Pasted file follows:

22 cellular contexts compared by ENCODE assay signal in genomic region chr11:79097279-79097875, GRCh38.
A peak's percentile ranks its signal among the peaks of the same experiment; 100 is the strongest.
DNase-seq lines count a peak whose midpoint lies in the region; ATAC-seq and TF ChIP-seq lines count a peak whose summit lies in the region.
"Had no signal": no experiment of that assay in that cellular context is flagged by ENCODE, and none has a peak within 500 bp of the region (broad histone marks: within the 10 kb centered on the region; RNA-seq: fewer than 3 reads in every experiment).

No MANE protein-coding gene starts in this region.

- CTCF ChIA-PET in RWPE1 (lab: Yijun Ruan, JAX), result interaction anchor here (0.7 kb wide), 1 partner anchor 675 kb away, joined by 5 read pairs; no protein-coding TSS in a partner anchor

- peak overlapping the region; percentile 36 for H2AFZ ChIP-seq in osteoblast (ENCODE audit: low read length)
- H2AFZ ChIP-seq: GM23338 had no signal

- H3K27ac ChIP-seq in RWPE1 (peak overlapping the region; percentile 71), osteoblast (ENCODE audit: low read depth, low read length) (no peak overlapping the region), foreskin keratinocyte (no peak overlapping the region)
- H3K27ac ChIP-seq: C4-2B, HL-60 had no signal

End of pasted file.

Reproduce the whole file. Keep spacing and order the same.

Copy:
22 cellular contexts compared by ENCODE assay signal in genomic region chr11:79097279-79097875, GRCh38.
A peak's percentile ranks its signal among the peaks of the same experiment; 100 is the strongest.
DNase-seq lines count a peak whose midpoint lies in the region; ATAC-seq and TF ChIP-seq lines count a peak whose summit lies in the region.
"Had no signal": no experiment of that assay in that cellular context is flagged by ENCODE, and none has a peak within 500 bp of the region (broad histone marks: within the 10 kb centered on the region; RNA-seq: fewer than 3 reads in every experiment).

No MANE protein-coding gene starts in this region.

- CTCF ChIA-PET in RWPE1 (lab: Yijun Ruan, JAX), result interaction anchor here (0.7 kb wide), 1 partner anchor 675 kb away, joined by 5 read pairs; no protein-coding TSS in a partner anchor

- peak overlapping the region; percentile 36 for H2AFZ ChIP-seq in osteoblast (ENCODE audit: low read length)
- H2AFZ ChIP-seq: GM23338 had no signal

- H3K27ac ChIP-seq in RWPE1 (peak overlapping the region; percentile 71), osteoblast (ENCODE audit: low read depth, low read length) (no peak overlapping the region), foreskin keratinocyte (no peak overlapping the region)
- H3K27ac ChIP-seq: C4-2B, HL-60 had no signal